Autism - Understanding and Respect

Autism is a multi-faceted disorder that affects a person’s ability to communicate, form relationships, and respond appropriately to the environment. As a result of these challenges, many people with autism find it difficult to join in community activities, interactions and gatherings.

Make Friends with Autism is a community-focused autism education program that promotes building relationships and encourages the understanding, inclusion, and support of people with autism and their families. People with autism, their family and friends, would like to be able to participate and enjoy all parts of community life without criticism. This initiative promotes the inclusion of all people and conveys the strengths and challenges people with autism might face within community life. Here are some tips to better understand and welcome people with autism and their families in your community.

  • Autism is a “spectrum” disorder that affects each person in different ways. The characteristics of autism cannot be generalized. Each of us is an individual with likes and dislikes, strengths and weaknesses. We all want to feel understood, accepted, and included.
  • Expressing interest and understanding shows support and encouragement. When speaking about a person with autism, refer to the disorder using person-first language: “a person with autism” rather than “an autistic person.”
  • Autism can affect a person’s thought processes, perception, attention, social interactions, and communication. Although people with autism may have a different way of doing or saying something, they may still understand and want to participate. Never underestimate or discount a person’s capabilities.
  • Learn about a person’s interests and provide opportunities for participation and sharing. Think of age-appropriate and respectful ways to modify activities so a person with autism can participate. Provide opportunities for personal expression and allow a person to make choices that reflect their own interests, needs and desires. Be patient and allow the person time to complete tasks. Acknowledge their talents and accomplishments.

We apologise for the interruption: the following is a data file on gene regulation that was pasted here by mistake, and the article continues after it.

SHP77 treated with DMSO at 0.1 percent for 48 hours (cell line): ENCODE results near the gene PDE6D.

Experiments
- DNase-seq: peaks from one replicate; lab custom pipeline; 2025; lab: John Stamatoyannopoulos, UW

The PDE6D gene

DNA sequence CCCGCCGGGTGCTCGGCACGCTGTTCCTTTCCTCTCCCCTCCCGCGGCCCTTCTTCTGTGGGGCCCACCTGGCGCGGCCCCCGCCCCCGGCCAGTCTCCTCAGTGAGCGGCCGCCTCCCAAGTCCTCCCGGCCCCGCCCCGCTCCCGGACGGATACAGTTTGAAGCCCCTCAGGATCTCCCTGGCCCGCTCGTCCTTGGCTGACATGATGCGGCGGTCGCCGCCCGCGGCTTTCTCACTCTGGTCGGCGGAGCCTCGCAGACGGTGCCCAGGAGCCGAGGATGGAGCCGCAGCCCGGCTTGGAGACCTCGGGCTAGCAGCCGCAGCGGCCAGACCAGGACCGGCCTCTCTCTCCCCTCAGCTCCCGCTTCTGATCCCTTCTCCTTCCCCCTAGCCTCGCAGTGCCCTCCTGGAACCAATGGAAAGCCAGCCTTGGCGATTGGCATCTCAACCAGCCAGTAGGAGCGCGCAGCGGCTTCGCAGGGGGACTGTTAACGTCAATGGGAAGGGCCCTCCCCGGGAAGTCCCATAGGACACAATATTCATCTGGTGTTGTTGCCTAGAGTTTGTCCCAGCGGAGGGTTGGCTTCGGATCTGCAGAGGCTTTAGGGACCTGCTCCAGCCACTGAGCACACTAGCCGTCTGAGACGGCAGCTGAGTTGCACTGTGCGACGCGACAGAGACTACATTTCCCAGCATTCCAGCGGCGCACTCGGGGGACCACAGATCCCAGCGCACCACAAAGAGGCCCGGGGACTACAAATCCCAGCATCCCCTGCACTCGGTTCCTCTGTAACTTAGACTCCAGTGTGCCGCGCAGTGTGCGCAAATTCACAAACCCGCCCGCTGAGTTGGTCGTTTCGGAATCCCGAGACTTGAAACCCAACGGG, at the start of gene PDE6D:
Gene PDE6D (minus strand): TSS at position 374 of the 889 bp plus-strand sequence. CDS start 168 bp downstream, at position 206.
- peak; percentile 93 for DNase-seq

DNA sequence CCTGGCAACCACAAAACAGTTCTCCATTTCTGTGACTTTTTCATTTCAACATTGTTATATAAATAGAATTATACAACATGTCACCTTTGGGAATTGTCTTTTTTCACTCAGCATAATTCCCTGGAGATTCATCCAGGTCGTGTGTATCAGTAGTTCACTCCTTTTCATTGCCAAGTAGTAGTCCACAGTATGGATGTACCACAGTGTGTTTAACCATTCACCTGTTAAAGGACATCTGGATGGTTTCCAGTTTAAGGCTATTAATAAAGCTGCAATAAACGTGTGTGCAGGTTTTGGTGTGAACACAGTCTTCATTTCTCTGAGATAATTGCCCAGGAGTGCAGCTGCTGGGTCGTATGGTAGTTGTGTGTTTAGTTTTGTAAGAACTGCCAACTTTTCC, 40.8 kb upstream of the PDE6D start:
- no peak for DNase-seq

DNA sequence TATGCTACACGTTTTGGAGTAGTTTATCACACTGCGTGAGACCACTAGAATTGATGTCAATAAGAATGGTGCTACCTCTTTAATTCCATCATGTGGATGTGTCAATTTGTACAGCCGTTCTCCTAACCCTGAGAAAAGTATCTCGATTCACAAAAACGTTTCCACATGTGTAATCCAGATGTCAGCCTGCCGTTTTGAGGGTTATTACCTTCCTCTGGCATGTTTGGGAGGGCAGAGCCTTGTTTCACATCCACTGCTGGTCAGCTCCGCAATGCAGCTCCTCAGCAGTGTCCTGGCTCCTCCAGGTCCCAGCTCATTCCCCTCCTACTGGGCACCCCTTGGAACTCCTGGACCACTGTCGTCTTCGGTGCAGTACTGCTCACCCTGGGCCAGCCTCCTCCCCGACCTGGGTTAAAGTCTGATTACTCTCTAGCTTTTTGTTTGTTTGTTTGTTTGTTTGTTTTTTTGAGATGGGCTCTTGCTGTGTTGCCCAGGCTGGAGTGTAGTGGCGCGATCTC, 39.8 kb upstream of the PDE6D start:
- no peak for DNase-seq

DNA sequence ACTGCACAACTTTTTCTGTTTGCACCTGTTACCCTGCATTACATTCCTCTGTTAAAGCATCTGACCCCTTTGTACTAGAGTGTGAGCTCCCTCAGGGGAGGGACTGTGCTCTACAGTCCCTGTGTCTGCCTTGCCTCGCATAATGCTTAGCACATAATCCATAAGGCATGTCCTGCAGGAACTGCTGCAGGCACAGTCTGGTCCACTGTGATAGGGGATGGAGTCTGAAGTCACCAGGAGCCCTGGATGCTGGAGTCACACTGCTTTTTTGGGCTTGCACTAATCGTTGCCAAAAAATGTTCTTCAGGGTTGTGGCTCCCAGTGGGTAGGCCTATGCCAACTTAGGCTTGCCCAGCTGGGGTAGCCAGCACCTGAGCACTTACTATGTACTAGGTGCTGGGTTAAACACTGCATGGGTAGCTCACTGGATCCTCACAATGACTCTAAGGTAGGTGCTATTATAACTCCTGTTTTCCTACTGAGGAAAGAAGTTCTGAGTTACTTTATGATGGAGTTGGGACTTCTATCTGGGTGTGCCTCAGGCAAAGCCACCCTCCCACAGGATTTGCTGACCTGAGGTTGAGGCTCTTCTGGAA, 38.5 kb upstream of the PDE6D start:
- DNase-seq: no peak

• When giving instructions, be simple, direct, patient and flexible. Limit unnecessary noises, visual challenges, and distractions (bright lights, loud noises, etc.) as they may be unsettling to a person with autism.
  • If you see a seemingly unruly situation or an outburst, you shouldn’t pass judgment. A nod of understanding and a few words of encouragement will go a long way. Offer some help if you feel it is needed.
  • A person with autism may repeat words or phrases, use words inappropriately, or not understand meanings or gestures. Speak directly to the person, even though he or she may not seem to understand or be able to respond verbally. To convey your message, be direct with the words you use and pause between spoken words and phrases, giving time to process information.
  • People with autism often do not fear danger. Understand that a person with autism may not realize risks and hazards in common situations. They may also mishandle items that would typically be considered safe. Common warning signals may not be understood. We should all work together to promote each other’s safety.

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